The divided Maldivian polity and their international partners on either side of the political divide are missing the woods for trees. It’s at the bottom of internal security issues haunting Maldives just now. India seems to comprehend the Maldivian dilemma well, but it’s too close to the events and developments that it’s perceptions of non-interference scores over security concerns of the self and the other. That seems to be the Indian dilemma, in turn.

The author is Senior Fellow at Observer Research Foundation, Chennai.



NATO support until 2020

NATO promised to continue Operation Resolution Support in Afghanistan until the 2020 during the Warsaw Summit in Poland on July 9. The military group agreed to help fund Afghan security forces upto $ 1 billion annually. NATO Secretary General Jens Stoltenberg said that is was too early to determine what NATO troops level would be in 2017 and that a decision on that would be made later. NATO currently has over 13,000 troops in Afghanistan. Speaking at the summit US President Barack Obama said that "We have an option of.. pulling out and potentially then seeing a country crumble under the strains of continued terrorist activity or insurgencies."

For more information, see: Despite fatigue, NATO commits to fund Afghan forces to 2020

US official visits Kabul

On a surprise visit to Kabul after the Warsaw Summit, US Secretary of Defence Ash Carter praised the strength and courageousness of the Afghan security forces and expressed the US’ confidence in them. Speaking at a news conference along with President Ashraf Ghani, Carter said that the new powers given to General John Nicholson, who commands both the NATO-led Resolute Support mission and a separate US counterterrorism mission, would allow "much more efficient and effective use of the forces we have here as well as the Afghan forces." Carter also highlighted the importance of the government’s anti-corruption drive and urged leaders of the National Unity Government to work together.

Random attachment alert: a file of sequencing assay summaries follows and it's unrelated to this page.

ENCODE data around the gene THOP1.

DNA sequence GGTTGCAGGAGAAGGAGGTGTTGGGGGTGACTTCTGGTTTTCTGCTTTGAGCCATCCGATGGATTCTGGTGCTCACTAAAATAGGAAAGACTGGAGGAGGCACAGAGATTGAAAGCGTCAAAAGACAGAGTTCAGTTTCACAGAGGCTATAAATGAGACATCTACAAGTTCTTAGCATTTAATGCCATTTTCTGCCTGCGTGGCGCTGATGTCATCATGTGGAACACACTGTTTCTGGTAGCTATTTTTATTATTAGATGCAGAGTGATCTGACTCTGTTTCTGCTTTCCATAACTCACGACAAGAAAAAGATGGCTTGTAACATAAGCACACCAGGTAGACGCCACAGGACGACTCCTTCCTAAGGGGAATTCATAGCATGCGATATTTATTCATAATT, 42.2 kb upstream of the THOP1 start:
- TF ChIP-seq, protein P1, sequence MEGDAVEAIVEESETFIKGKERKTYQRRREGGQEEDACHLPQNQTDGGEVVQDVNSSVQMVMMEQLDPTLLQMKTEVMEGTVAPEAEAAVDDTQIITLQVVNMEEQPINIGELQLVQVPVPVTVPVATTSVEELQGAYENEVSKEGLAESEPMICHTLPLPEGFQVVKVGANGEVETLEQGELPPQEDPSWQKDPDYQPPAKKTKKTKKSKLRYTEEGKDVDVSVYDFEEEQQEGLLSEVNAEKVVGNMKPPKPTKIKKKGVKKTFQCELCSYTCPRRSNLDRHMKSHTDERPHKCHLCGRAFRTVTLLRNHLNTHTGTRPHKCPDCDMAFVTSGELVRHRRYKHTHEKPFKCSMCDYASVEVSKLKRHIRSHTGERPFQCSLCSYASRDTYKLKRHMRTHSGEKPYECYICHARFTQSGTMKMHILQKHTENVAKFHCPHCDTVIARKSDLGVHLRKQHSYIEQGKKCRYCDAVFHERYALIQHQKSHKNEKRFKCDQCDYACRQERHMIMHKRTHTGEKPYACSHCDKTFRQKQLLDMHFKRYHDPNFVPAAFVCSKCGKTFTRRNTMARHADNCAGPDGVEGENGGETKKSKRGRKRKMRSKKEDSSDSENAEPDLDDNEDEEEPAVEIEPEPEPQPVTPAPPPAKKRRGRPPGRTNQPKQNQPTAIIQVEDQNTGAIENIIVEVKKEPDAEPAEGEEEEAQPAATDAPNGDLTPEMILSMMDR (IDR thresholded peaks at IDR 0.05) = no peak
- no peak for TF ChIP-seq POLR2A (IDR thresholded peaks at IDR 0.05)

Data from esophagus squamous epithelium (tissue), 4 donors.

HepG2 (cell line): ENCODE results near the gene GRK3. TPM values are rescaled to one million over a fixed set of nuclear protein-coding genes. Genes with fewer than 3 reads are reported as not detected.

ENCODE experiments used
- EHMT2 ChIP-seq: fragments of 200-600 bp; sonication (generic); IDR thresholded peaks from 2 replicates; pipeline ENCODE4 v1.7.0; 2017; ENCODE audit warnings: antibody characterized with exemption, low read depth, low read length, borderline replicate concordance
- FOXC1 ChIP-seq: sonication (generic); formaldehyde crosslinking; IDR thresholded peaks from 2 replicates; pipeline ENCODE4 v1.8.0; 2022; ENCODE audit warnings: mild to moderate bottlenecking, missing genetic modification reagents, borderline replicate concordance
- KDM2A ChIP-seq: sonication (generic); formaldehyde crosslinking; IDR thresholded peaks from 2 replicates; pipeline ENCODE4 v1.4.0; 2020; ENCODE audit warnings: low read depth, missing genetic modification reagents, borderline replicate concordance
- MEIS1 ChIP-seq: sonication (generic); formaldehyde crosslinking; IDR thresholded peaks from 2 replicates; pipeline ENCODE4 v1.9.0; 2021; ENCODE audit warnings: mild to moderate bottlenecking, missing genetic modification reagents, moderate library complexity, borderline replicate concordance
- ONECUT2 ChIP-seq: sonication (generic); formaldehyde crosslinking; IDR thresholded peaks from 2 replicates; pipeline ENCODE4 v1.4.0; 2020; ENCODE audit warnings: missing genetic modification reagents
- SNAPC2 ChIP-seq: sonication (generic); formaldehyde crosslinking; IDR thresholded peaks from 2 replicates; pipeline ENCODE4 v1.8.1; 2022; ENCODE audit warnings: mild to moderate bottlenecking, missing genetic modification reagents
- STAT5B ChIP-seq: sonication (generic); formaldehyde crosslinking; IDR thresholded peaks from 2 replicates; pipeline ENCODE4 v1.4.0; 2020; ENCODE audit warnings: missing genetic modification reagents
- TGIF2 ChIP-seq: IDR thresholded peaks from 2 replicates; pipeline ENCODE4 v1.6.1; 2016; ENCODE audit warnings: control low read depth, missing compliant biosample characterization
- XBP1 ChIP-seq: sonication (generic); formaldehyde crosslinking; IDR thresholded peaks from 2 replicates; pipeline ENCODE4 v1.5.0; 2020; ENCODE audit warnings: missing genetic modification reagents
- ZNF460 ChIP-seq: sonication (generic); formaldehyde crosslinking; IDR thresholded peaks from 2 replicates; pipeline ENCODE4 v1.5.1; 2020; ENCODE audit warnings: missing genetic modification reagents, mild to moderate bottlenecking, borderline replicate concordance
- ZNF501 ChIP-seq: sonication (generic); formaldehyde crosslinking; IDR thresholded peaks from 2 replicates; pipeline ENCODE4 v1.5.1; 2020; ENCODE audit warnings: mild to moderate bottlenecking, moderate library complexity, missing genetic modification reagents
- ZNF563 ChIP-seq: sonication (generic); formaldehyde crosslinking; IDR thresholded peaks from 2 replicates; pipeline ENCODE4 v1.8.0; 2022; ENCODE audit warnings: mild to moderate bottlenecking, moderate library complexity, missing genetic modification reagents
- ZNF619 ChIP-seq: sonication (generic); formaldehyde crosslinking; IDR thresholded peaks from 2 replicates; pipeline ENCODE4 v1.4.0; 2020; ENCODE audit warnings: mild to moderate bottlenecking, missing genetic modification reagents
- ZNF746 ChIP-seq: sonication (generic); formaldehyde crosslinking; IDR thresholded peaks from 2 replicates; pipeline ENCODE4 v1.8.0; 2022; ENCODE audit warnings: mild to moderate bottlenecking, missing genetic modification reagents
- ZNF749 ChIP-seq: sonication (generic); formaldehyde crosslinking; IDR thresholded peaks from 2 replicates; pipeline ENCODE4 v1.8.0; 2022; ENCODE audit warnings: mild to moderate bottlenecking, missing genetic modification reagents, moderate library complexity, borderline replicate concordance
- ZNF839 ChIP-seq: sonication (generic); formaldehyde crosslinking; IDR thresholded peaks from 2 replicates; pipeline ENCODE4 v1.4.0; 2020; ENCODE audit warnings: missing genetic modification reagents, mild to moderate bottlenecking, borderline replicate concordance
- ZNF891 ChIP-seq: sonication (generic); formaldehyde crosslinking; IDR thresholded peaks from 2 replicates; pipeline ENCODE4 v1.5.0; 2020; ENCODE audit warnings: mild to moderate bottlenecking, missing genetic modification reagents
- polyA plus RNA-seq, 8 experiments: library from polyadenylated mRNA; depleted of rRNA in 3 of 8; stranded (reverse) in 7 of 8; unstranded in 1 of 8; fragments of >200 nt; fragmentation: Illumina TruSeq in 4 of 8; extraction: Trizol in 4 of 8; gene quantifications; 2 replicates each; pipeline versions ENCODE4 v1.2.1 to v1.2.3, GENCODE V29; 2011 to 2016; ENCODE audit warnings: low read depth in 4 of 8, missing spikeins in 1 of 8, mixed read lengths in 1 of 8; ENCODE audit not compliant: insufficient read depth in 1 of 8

For more information, see: Ash Carter: More powers for US military commanders in Afghanistan

Sixty two militants killed

Afghan security forces conducted military operations in nine provinces killing at least 62 militants on July 15. The clearing operation was conducted in the provinces of Nangarhar, Paktika, Wardak, Ghazni, Kandahar, Farah, Badakhshan, Takhar and Helmand wounding over 28 insurgents. Seven Afghan army personnel were killed, with the security forces seizing weapons in these areas.

For more information, see: 62 militants killed in a day in Afghanistan


Create awareness: Prime Minister

Prime Minister Sheikh Hasina directed minister to take measures to tackle militancy, prevent misuse of religion. She has urged her colleagues to take measures to create social awareness for resisting terrorism in the country.  Opposition Bangladesh National Party (BNP) claimed government failed to check the rise of militancy.